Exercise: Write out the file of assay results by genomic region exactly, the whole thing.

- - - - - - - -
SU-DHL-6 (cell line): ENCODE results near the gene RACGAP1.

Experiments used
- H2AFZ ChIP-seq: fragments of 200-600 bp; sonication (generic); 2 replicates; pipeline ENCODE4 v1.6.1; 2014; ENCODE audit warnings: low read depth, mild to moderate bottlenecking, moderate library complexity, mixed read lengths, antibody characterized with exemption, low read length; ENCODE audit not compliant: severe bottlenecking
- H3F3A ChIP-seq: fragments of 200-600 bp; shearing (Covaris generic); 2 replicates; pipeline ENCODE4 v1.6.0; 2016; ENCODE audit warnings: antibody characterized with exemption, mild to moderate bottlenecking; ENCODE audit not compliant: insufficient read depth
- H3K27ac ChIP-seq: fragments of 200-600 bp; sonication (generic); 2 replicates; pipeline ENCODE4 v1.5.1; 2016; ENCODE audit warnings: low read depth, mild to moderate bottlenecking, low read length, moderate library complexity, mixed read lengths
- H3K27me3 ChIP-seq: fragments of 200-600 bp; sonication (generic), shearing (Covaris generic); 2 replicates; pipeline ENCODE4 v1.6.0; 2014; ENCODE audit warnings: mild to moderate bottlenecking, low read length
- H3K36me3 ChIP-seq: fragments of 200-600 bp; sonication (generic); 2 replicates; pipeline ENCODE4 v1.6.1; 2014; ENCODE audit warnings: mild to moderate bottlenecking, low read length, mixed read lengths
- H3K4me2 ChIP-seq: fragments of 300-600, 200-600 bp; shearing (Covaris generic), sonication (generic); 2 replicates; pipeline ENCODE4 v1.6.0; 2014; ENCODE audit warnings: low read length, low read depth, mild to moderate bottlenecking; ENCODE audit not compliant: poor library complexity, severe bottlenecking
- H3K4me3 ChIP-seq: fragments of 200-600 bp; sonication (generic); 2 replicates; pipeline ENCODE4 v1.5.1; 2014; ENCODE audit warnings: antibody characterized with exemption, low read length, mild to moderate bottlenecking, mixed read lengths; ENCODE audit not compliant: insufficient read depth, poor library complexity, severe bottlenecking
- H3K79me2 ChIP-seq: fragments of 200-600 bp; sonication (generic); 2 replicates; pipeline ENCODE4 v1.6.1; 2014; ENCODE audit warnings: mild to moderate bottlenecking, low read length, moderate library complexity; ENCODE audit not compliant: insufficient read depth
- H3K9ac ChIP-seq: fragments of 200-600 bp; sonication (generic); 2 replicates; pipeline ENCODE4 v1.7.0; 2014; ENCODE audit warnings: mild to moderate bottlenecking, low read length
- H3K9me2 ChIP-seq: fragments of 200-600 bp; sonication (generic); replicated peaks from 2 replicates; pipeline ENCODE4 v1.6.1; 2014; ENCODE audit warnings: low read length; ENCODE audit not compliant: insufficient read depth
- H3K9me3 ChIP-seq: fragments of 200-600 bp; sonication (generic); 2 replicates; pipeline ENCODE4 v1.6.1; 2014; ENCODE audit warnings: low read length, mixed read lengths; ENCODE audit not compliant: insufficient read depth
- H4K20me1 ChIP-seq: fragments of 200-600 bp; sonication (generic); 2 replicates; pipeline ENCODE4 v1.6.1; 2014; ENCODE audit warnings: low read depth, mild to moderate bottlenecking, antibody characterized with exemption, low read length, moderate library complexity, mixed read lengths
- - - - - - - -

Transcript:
SU-DHL-6 (cell line): ENCODE results near the gene RACGAP1.

Experiments used
- H2AFZ ChIP-seq: fragments of 200-600 bp; sonication (generic); 2 replicates; pipeline ENCODE4 v1.6.1; 2014; ENCODE audit warnings: low read depth, mild to moderate bottlenecking, moderate library complexity, mixed read lengths, antibody characterized with exemption, low read length; ENCODE audit not compliant: severe bottlenecking
- H3F3A ChIP-seq: fragments of 200-600 bp; shearing (Covaris generic); 2 replicates; pipeline ENCODE4 v1.6.0; 2016; ENCODE audit warnings: antibody characterized with exemption, mild to moderate bottlenecking; ENCODE audit not compliant: insufficient read depth
- H3K27ac ChIP-seq: fragments of 200-600 bp; sonication (generic); 2 replicates; pipeline ENCODE4 v1.5.1; 2016; ENCODE audit warnings: low read depth, mild to moderate bottlenecking, low read length, moderate library complexity, mixed read lengths
- H3K27me3 ChIP-seq: fragments of 200-600 bp; sonication (generic), shearing (Covaris generic); 2 replicates; pipeline ENCODE4 v1.6.0; 2014; ENCODE audit warnings: mild to moderate bottlenecking, low read length
- H3K36me3 ChIP-seq: fragments of 200-600 bp; sonication (generic); 2 replicates; pipeline ENCODE4 v1.6.1; 2014; ENCODE audit warnings: mild to moderate bottlenecking, low read length, mixed read lengths
- H3K4me2 ChIP-seq: fragments of 300-600, 200-600 bp; shearing (Covaris generic), sonication (generic); 2 replicates; pipeline ENCODE4 v1.6.0; 2014; ENCODE audit warnings: low read length, low read depth, mild to moderate bottlenecking; ENCODE audit not compliant: poor library complexity, severe bottlenecking
- H3K4me3 ChIP-seq: fragments of 200-600 bp; sonication (generic); 2 replicates; pipeline ENCODE4 v1.5.1; 2014; ENCODE audit warnings: antibody characterized with exemption, low read length, mild to moderate bottlenecking, mixed read lengths; ENCODE audit not compliant: insufficient read depth, poor library complexity, severe bottlenecking
- H3K79me2 ChIP-seq: fragments of 200-600 bp; sonication (generic); 2 replicates; pipeline ENCODE4 v1.6.1; 2014; ENCODE audit warnings: mild to moderate bottlenecking, low read length, moderate library complexity; ENCODE audit not compliant: insufficient read depth
- H3K9ac ChIP-seq: fragments of 200-600 bp; sonication (generic); 2 replicates; pipeline ENCODE4 v1.7.0; 2014; ENCODE audit warnings: mild to moderate bottlenecking, low read length
- H3K9me2 ChIP-seq: fragments of 200-600 bp; sonication (generic); replicated peaks from 2 replicates; pipeline ENCODE4 v1.6.1; 2014; ENCODE audit warnings: low read length; ENCODE audit not compliant: insufficient read depth
- H3K9me3 ChIP-seq: fragments of 200-600 bp; sonication (generic); 2 replicates; pipeline ENCODE4 v1.6.1; 2014; ENCODE audit warnings: low read length, mixed read lengths; ENCODE audit not compliant: insufficient read depth
- H4K20me1 ChIP-seq: fragments of 200-600 bp; sonication (generic); 2 replicates; pipeline ENCODE4 v1.6.1; 2014; ENCODE audit warnings: low read depth, mild to moderate bottlenecking, antibody characterized with exemption, low read length, moderate library complexity, mixed read lengths